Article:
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Electricity demand and emissions continue to grow, plus a closer look at Tasmania

The April 2016 Carbon Emissions Index (CEDEX®) Report by pitt&sherry; and The Australia Institute (TAI) indicates that electricity generation, demand and consumption continues to be on the increase nationally following a seventeen month trend. The total annual demand in the NEM is now 2.5% higher than the low point recorded for the year ending February 2015. This rate of demand growth was considered normal for the electricity industry up until 2004, but has not been seen since that time.


  • Demand: Increases continue to follow a thirteen month national trend to an annual demand in the NEM at 2.5% higher than the low point recorded to February 2015.
  • Emissions: Total emissions from electricity generation in the NEM increased again in the year to March 2016.  Annual emissions were 5.5% higher than in the year to June 2014 driven in large part by black coal generation in Queensland to meet the rapid demand growth in that state.
  • Generation: Total coal generation was 76.1%, compared with a minimum of 72.3% in the year to July 2014.


  • Basslink not expected to be repaired until the winter month of June 2016.
  • Supply continues to be generated from hydro, diesel and gas.


  • Brown coal generation declines as Victoria ceases supply to Tasmania. Black coal provided 53.1% giving a combined coal output of 76.1%.
  • Gas generation continued to decline, except in Tasmania, falling to 10.7% of NEM generation, the lowest since July 2010.
  • Renewable generation reached 13.2% in the year to March 2016, its highest level (excluding the special circumstances of 2012-14) for several decades.

As a consequence, emissions from electricity generation have increased once more to an annual level of 5.5% higher than in the year to June 2014. The emissions increase continues to be driven by growing black coal generation in Queensland, to supply the rapidly growing demand in that state, and more modest increases in NSW to make up for steadily falling imports of Queensland black coal electricity.

Renewable energy generation continues to increase, now at 13.2% to March 2016, its highest level in decades (excluding the carbon price era). A third solar farm at Moree on line from late February is now contributing to the overall renewables along with hydro and wind.  The three large solar farms, all in NSW, contributed 0.7% of NSW generation and 0.2% of total NEM generation in the month of March.

Electricity use in the Queensland coal seam gasfields continues to be the main driver of demand growth in the NEM.  Additional annual demand to power production in the Queensland coal seam gas fields reached about 4 TWh, a 9% increase in total state demand from the level of November 2014, when the shift to electric motor drive in the gasfields began.  Abnormally high average summer temperatures across the mainland states, extending into the first two weeks of March, will also have contributed to demand growth. Upticks in consumption for NSW, Victoria and South Australia were in alignment with high temperature days.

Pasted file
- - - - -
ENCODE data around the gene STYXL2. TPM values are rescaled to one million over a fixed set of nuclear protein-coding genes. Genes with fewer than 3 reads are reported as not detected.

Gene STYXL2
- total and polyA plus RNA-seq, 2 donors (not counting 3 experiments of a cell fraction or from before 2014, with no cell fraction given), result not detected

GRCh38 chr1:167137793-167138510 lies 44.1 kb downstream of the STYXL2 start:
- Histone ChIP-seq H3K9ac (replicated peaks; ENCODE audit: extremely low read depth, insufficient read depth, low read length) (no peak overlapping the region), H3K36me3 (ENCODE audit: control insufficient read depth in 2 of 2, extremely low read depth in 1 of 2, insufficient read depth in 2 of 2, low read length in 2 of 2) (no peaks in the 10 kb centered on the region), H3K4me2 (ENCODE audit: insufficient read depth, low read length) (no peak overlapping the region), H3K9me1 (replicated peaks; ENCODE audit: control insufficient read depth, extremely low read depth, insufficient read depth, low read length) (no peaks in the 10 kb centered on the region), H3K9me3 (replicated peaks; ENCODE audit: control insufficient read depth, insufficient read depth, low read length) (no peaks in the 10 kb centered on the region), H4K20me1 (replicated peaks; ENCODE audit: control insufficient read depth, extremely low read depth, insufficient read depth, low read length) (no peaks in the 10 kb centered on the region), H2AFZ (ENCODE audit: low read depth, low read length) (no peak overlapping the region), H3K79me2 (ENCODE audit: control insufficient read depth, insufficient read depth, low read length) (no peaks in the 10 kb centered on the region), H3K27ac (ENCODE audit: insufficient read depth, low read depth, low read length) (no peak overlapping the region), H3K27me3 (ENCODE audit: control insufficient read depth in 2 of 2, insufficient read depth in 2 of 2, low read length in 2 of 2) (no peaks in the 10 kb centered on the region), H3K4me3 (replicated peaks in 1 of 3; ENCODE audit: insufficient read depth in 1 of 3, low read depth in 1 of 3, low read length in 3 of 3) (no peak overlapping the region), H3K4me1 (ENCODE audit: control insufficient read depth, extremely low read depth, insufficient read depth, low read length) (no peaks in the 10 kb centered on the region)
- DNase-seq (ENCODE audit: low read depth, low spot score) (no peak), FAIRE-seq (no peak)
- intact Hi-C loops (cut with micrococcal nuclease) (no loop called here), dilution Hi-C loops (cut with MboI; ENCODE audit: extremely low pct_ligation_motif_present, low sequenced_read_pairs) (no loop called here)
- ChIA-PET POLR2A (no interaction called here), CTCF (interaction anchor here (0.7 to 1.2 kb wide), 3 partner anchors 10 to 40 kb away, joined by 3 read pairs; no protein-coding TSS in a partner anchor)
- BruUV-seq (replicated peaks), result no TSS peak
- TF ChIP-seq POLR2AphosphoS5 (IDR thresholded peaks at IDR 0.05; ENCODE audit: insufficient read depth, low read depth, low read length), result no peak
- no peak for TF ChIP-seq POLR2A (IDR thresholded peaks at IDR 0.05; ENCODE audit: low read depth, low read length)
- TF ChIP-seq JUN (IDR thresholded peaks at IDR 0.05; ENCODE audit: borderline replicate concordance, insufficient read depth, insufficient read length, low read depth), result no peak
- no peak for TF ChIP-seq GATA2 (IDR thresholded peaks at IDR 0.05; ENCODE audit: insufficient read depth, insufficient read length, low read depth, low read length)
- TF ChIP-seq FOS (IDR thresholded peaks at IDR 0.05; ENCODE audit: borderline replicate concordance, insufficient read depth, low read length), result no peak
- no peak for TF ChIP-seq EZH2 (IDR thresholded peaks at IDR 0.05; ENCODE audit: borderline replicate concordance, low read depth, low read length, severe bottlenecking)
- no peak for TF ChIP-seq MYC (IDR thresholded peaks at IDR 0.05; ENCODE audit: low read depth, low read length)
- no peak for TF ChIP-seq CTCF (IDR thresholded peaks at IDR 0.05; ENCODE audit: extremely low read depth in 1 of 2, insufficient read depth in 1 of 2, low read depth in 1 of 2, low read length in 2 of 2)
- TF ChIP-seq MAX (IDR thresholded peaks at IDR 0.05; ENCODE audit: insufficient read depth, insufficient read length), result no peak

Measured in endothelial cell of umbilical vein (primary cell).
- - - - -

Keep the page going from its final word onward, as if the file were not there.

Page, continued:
A closer look at Tasmania as the winter months draw near

With Basslink now unlikely to be operational until early June, the onset of the colder winter months presents a greater challenge to electricity supply in the state.

Demand for electricity in Tasmania is dominated by a handful of large industrial users, which normally account for about 60% of total annual consumption.  If this consumption is distributed uniformly across the year, a very marked seasonal pattern is seen in the remaining demand, by general business and residential consumers,  Figure 1 shows this pattern for the financial year 2014-15.  In normal circumstances, electricity demand would be expected to increase sharply within a few weeks from now, in late April and May.

     Figure 1 Monthly electricity demand 2014-15

Figure 2 shows the breakdown of energy generation from hydro, wind, gas, diesel and Basslink. The negative Basslink values represent net exports to Victoria, prior to its failure.  It is evident that hydro and gas still remain the primary sources of energy for the state. While there has been an earlier-than-expected return to production of a 57MW gas unit at Bell Bay, the balance of this expected growth in demand will need to be met by the 200 MW of emergency diesel generator sets, together with any inflows into the hydro system and wind.   The contribution which large users are already making to reducing demand can be seen by comparing demand in March 2015 in Figure 1 with supply (and therefore also demand) in March 2016 in Figure 2.

Electricity is by far the most important source of energy used by Tasmanian homes and businesses for winter space heating.  When the immediate crisis is over, Tasmania has a good opportunity to reduce future winter residential electricity demand, while also reducing householders’ costs and improving their thermal comfort, to households and improving thermal comfort by upgrading the energy performance of its housing stock and shifting to more efficient heating equipment.

Figure 2

Dr Hugh Saddler, Senior Principal – Energy Strategies at pitt&sherry, said that “The research we have conducted in recent years has shown that the use of modern reverse cycle air conditioners is a far more economic option for heating than electric resistance heaters and produces less emissions, compared to gas, even in mainland states dependent on coal fired power stations.“

On the supply side, increased generation and faster uptake of rooftop solar generation should also be important components of any plan to provide enhanced electricity supply security for the future.

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